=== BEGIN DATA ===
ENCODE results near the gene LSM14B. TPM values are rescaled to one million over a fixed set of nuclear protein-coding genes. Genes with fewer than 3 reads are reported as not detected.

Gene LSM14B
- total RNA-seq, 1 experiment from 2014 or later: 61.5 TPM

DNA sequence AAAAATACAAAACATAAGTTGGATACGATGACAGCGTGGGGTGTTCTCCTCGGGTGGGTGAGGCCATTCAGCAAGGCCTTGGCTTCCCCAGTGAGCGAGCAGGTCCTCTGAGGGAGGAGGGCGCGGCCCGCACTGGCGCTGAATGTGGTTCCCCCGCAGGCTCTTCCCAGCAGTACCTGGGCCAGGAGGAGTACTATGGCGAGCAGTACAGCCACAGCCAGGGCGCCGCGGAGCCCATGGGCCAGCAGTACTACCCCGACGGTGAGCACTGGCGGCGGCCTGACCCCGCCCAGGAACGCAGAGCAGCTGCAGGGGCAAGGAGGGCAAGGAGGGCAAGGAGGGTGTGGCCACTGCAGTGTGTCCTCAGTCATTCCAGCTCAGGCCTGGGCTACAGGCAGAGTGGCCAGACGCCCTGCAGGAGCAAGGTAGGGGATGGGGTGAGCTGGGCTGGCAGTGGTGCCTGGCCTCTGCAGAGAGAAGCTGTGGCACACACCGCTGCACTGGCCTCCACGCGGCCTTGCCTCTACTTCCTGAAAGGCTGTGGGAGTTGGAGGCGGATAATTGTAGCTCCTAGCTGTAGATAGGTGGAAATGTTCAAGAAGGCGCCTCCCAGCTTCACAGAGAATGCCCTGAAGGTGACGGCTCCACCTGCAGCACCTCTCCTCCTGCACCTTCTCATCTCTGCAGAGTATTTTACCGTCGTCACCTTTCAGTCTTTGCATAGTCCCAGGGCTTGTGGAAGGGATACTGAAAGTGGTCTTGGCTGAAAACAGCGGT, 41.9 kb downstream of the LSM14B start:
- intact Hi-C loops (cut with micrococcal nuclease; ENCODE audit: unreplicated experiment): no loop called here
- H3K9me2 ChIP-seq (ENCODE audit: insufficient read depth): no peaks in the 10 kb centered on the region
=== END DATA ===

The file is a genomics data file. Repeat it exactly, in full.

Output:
ENCODE results near the gene LSM14B. TPM values are rescaled to one million over a fixed set of nuclear protein-coding genes. Genes with fewer than 3 reads are reported as not detected.

Gene LSM14B
- total RNA-seq, 1 experiment from 2014 or later: 61.5 TPM

DNA sequence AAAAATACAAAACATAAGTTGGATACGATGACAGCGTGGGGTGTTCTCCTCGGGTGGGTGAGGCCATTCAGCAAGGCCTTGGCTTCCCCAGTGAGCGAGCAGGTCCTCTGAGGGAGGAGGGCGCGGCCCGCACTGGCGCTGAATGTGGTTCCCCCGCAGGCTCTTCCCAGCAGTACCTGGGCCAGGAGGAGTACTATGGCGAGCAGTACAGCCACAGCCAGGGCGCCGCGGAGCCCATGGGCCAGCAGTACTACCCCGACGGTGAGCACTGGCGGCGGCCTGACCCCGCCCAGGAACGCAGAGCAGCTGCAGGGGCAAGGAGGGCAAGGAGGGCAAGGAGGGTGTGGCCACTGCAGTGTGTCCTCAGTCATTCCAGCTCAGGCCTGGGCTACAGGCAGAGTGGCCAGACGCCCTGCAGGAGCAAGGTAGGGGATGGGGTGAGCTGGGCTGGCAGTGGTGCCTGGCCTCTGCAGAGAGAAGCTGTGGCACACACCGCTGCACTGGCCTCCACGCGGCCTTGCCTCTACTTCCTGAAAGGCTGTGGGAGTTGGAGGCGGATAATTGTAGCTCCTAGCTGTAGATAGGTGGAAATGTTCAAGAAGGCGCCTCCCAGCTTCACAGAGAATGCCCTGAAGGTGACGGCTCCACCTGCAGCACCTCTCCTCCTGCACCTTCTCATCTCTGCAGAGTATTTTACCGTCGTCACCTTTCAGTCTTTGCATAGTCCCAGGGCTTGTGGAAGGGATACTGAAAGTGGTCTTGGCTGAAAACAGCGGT, 41.9 kb downstream of the LSM14B start:
- intact Hi-C loops (cut with micrococcal nuclease; ENCODE audit: unreplicated experiment): no loop called here
- H3K9me2 ChIP-seq (ENCODE audit: insufficient read depth): no peaks in the 10 kb centered on the region